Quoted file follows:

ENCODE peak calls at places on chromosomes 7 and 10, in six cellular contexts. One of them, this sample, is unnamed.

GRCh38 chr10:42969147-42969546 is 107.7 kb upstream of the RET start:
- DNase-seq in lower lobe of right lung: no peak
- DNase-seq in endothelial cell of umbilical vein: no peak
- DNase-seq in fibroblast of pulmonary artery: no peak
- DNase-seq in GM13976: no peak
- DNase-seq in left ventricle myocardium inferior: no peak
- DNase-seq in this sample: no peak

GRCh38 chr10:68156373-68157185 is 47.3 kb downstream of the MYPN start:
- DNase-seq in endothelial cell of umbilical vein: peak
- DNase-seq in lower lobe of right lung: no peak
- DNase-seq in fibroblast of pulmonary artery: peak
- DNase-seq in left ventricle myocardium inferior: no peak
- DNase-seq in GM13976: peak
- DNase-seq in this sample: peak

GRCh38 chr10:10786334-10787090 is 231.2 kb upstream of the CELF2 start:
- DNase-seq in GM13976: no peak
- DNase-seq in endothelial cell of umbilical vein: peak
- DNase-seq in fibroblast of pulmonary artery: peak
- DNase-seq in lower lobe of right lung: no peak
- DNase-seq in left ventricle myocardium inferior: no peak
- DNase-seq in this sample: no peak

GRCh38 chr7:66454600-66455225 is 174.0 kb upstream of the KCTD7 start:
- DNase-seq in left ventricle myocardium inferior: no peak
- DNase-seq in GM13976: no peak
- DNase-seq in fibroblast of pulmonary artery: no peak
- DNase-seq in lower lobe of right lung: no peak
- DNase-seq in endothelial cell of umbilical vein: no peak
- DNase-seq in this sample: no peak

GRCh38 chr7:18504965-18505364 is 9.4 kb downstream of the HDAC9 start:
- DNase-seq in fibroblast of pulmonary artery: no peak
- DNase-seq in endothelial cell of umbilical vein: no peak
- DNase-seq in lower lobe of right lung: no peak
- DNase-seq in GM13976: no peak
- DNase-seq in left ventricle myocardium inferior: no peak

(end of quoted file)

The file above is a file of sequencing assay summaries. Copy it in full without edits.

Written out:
ENCODE peak calls at places on chromosomes 7 and 10, in six cellular contexts. One of them, this sample, is unnamed.

GRCh38 chr10:42969147-42969546 is 107.7 kb upstream of the RET start:
- DNase-seq in lower lobe of right lung: no peak
- DNase-seq in endothelial cell of umbilical vein: no peak
- DNase-seq in fibroblast of pulmonary artery: no peak
- DNase-seq in GM13976: no peak
- DNase-seq in left ventricle myocardium inferior: no peak
- DNase-seq in this sample: no peak

GRCh38 chr10:68156373-68157185 is 47.3 kb downstream of the MYPN start:
- DNase-seq in endothelial cell of umbilical vein: peak
- DNase-seq in lower lobe of right lung: no peak
- DNase-seq in fibroblast of pulmonary artery: peak
- DNase-seq in left ventricle myocardium inferior: no peak
- DNase-seq in GM13976: peak
- DNase-seq in this sample: peak

GRCh38 chr10:10786334-10787090 is 231.2 kb upstream of the CELF2 start:
- DNase-seq in GM13976: no peak
- DNase-seq in endothelial cell of umbilical vein: peak
- DNase-seq in fibroblast of pulmonary artery: peak
- DNase-seq in lower lobe of right lung: no peak
- DNase-seq in left ventricle myocardium inferior: no peak
- DNase-seq in this sample: no peak

GRCh38 chr7:66454600-66455225 is 174.0 kb upstream of the KCTD7 start:
- DNase-seq in left ventricle myocardium inferior: no peak
- DNase-seq in GM13976: no peak
- DNase-seq in fibroblast of pulmonary artery: no peak
- DNase-seq in lower lobe of right lung: no peak
- DNase-seq in endothelial cell of umbilical vein: no peak
- DNase-seq in this sample: no peak

GRCh38 chr7:18504965-18505364 is 9.4 kb downstream of the HDAC9 start:
- DNase-seq in fibroblast of pulmonary artery: no peak
- DNase-seq in endothelial cell of umbilical vein: no peak
- DNase-seq in lower lobe of right lung: no peak
- DNase-seq in GM13976: no peak
- DNase-seq in left ventricle myocardium inferior: no peak